• Post Reply
  • Bookmark Topic Watch Topic
  • New Topic

Starting a food forest in the High Desert of Santa Fe NM.

 
Mac Dryden
Posts: 1
  • Mark post as helpful
  • send pies
  • Quote
  • Report post to moderator
Hey Humans,

I am working/planning toward a food forest here outside of santa fe NM.
Windswept, 7,000 feet. 13inch of rain a year.

I am planning on transforming my front yard (probably more than half of or 3/4 acre homestead) into a food forest.

We have a cistern that collects our shower water and roof water on our Casita of 600sqft.
Looking to get more catchment for the 1800 sqft main house.

Our land doesn't have much of a grade, but some. i plan to swale it up! I am also thinking of ways to divert the road water (that makes small ponds when we get monsoons) into the front yard that is a bit barren.
The front yard has short clumps of native grass, four winged salt bush, some junipers, pinions, a couple low growing sumac and some aerating mounds designed by our fine furry mammal gofer/pocket moles. We have lots of deer mice around this area. They ate most of the squash seeds we planted this spring.

I also bought a little bike like seeder to put some cover crops in.
Planning on legumus trees and clovers and alfalfas to start with. I have a 50lb bag of oats and another of rye. We have a few young apricots and cherry trees i put in several years ago.
I have red clover, yellow clover and alfalfa on the way in the mail. I have daikon seeds, NM locust seeds, and a lb of black locust seeds on the way.
Hopefully before fall we will put in a large hooped greenhouse for growing year round and starting our tree nursery.

Before i swale I need a large supply of cheap or free mulch. I have been buying stray bales for 7-8 a piece but my truck broke down and before it is fixed it wuld be nice to zero in on some heavier mulch that will not blow away on top of the berms to be born.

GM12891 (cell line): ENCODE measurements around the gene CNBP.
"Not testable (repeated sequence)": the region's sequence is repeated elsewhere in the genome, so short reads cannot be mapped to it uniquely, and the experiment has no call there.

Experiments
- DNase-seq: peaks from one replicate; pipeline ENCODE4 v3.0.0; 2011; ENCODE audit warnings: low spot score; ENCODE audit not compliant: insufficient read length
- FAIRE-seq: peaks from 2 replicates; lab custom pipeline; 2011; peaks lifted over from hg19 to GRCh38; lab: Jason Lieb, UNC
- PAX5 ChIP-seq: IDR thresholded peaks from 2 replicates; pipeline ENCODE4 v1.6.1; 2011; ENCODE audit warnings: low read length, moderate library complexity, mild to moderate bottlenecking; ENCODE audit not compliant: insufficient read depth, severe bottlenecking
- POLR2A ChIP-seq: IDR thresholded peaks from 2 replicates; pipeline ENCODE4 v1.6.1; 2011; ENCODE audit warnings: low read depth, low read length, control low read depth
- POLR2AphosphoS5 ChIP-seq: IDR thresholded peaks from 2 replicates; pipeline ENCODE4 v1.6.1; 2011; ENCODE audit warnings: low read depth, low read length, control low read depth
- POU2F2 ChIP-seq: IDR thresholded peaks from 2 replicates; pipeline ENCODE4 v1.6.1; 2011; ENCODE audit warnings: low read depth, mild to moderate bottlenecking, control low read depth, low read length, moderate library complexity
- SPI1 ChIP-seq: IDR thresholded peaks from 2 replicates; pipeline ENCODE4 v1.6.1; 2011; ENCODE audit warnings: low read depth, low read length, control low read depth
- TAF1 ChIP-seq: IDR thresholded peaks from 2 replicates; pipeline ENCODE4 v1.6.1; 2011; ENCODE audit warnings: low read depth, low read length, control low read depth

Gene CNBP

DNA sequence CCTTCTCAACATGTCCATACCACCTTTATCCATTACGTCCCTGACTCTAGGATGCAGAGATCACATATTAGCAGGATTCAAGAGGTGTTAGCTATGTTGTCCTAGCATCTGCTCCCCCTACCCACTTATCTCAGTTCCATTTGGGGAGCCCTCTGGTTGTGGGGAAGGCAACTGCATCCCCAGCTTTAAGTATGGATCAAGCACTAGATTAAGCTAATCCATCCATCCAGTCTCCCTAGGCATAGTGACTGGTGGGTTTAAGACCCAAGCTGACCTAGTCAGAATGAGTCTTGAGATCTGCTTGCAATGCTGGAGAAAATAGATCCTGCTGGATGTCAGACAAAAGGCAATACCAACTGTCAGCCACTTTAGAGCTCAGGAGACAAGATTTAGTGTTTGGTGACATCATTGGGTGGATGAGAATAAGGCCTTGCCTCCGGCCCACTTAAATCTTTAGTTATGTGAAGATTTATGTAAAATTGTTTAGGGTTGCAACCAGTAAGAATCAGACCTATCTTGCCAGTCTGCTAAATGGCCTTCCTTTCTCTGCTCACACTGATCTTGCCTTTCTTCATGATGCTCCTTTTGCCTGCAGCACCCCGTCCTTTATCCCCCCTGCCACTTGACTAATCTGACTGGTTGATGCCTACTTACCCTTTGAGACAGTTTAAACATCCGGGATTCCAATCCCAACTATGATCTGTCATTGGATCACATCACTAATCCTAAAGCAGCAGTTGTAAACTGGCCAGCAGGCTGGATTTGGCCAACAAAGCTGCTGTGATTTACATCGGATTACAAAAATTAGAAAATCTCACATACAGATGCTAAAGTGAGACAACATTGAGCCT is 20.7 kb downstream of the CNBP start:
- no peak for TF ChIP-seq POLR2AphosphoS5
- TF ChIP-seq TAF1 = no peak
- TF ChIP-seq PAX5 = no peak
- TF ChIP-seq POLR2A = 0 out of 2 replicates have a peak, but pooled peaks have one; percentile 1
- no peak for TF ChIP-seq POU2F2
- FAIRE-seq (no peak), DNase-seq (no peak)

Thing is, here in the desert mulch isn't everywhere. Or maybe it is... just need to find it.

Ideas of all kinds are welcome.
Thanks for existing.
May abundance rain forever and may all beings be fed.

Mac
 
Andrew Schreiber
Posts: 208
Location: Zone 6a, Wahkiacus, WA
18
forest garden goat hugelkultur toxin-ectomy trees woodworking
  • Mark post as helpful
  • send pies
  • Quote
  • Report post to moderator
Hi human

One thing that immediately comes to mind is getting up some wind cover. It goes a long way to helping your fruit and nut trees up, and keeping in that precious moisture.

what is your hardiness zone? that would help me determine what plants would grow in your area. I lived in Flagstaff arizona at 7,300ft, wondering if you get as cold as we did there.

Also, what is your precip? and are you in the monsoon belt/do you experience large dumps of rain in the late summer?
 
Cristo Balete
Posts: 421
Location: In the woods, West Coast USA
11
  • Mark post as helpful
  • send pies
  • Quote
  • Report post to moderator
Mac, those junipers make great windbreaks, so maybe filling in with those. Transplant babies with thick mulch around them, as often as you can, and get them up and running, create an exterior barrier of them. They live a long time and do great in a drought. Then you can use whatever mulch you manage to collect.

A lot of people put wood chips in their pathways, but I let the paths go to weeds and mow them with a lawn mower that cuts them into small pieces, and I get lots of mulch. In the spring I am mowing several times and get repeated "harvests,"

I've found with straw from other places, even locally, I've ended up with weeds I didn't want, and it's expensive, but still a good source. I like it a lot better after it's rotted, so I try to throw manure on top of it. So figuring out how to grow your own weeds and mow them can be a big help.
 
Regan Dixon
Posts: 12
Location: Zone 4b at 1000m, post glacial soil...British Columbia
  • Mark post as helpful
  • send pies
  • Quote
  • Report post to moderator
Though I have no personal experience with the conditions you are dealing with, I do remember, in Toby Hemenway's gaia's garden, reading about the Flowering Tree Permaculture Institute, in the high desert of your state. Are you familiar with it? I believe they receive visitors...might find some ideas worth copying, there?
 
Jon La Foy
Posts: 84
Location: Kempner, TX (Central Texas)
  • Mark post as helpful
  • send pies
  • Quote
  • Report post to moderator
Here's something I came across a few months back, sand. I know it sound weird, but it actually works. You should have tons of it over there. You may need to do some experimenting with it, how much for what plants, which plants like/don't like it, etc. I attached a PDF that I downloaded a while back about it.

Filename: Aug11.pdf
Description: Miracle Mulch
File size: 331 Kbytes
[Download Aug11.pdf] Download Attachment
 
Socrates Raramuri
Posts: 59
Location: The Hague; Morocco asap
  • Mark post as helpful
  • send pies
  • Quote
  • Report post to moderator
look into olla / wet pots; perfect for that situation. The link also leads to the Groasis Waterboxx. I got 20 of those myself.
 
  • Post Reply
  • Bookmark Topic Watch Topic
  • New Topic